Spatial analysis of human lung cancer reveals organized immune hubs enriched for stem-like CD8 T cells and associated with immunotherapy response

Jonathan H. Chen, Linda T. Nieman, Maxwell Spurrell, Vjola Jorgji, Peter Richieri, Katherine H. Xu, Roopa Madhu, Milan Parikh, Izabella Zamora, Arnav Mehta, Christopher S. Nabel, Samuel S. Freeman, Joshua D. Pirl, Chenyue Lu, Catherine B. Meador, Jaimie L. Barth, Mustafa Sakhi, Alexander L. Tang, Siranush Sarkizova, Colles Price, Nicolas F. Fernandez, George Emanuel, Jiang He, Katrina Van Raay, Jason W. Reeves, Keren Yizhak, Matan Hofree, Angela Shih, Moshe Sade-Feldman, Genevieve M. Boland, Karin Pelka, Martin Aryee, Ilya Korsunsky, Mari Mino-Kenudson, Justin F. Gainor, Nir Hacohen
bioRxiv (2023)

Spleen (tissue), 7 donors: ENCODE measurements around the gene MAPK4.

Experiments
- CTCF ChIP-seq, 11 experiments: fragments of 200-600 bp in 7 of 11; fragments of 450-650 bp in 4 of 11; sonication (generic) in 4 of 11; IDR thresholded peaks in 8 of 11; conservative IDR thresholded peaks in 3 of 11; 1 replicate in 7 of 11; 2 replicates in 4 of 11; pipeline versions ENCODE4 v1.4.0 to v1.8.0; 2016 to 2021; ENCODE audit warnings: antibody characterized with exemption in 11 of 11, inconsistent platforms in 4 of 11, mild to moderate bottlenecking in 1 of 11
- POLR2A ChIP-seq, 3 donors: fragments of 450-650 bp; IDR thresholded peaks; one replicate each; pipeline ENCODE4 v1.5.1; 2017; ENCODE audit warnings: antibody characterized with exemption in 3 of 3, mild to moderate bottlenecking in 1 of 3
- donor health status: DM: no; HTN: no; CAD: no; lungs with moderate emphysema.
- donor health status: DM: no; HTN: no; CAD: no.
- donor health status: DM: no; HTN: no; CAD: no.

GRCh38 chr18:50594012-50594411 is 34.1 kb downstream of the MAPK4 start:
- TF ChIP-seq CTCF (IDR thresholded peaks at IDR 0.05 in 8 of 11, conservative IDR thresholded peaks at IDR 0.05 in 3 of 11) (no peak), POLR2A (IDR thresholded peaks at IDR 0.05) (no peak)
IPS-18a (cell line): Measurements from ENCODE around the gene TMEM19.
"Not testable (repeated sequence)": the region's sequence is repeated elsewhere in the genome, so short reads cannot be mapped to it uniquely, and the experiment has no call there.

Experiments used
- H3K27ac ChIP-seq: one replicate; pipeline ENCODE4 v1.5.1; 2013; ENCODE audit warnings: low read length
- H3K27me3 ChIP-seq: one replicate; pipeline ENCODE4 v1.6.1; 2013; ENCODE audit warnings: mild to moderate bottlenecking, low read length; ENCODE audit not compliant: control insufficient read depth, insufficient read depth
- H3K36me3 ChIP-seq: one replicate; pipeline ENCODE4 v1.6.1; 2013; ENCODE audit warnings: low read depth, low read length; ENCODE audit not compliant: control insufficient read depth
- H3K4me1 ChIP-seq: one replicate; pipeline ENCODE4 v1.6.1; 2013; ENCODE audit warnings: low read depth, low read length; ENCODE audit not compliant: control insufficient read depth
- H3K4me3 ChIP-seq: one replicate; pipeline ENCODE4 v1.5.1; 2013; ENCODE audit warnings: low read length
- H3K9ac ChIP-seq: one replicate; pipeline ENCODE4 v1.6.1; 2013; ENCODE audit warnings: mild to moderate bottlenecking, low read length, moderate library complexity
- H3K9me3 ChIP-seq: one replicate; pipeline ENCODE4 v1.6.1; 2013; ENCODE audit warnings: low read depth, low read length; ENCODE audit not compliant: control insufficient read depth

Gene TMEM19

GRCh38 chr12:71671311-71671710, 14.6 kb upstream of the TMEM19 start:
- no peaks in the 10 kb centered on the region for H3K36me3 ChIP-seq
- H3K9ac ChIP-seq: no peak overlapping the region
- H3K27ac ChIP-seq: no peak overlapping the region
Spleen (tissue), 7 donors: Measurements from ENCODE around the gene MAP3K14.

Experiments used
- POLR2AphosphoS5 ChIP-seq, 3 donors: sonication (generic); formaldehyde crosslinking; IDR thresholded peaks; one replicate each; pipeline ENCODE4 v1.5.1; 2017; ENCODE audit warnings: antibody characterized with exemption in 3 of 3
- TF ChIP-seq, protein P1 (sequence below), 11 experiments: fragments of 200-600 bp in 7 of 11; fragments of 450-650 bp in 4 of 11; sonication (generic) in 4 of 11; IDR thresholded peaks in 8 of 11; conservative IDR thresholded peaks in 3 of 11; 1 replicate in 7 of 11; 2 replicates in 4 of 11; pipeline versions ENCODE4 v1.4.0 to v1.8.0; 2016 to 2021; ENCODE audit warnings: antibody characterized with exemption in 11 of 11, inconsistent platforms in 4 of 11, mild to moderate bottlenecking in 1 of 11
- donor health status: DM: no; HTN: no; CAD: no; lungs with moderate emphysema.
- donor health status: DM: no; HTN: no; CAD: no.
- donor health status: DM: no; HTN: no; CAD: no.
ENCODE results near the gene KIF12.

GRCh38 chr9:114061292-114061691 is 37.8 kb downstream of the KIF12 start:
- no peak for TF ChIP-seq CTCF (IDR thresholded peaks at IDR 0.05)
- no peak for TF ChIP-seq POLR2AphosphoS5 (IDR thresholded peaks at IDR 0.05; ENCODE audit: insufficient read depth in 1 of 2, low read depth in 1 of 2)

The organization of immune cells in human tumors is not well understood. Immunogenic tumors harbor spatially-localized multicellular ‘immunity hubs’ defined by expression of the T cell-attracting chemokines CXCL10/CXCL11 and abundant T cells. Here, we examined immunity hubs in human pre-immunotherapy lung cancer specimens, and found that they were associated with beneficial responses to PD-1-blockade. Immunity hubs were enriched for many interferon-stimulated genes, T cells in multiple differentiation states, and CXCL9/10/11+ macrophages that preferentially interact with CD8 T cells. Critically, we discovered the stem-immunity hub, a subtype of immunity hub strongly associated with favorable PD-1-blockade outcomes, distinct from mature tertiary lymphoid structures, and enriched for stem-like TCF7+PD-1+ CD8 T cells and activated CCR7+LAMP3+ dendritic cells, as well as chemokines that organize these cells. These results elucidate the spatial organization of the human intratumoral immune response and its relevance to patient immunotherapy outcomes.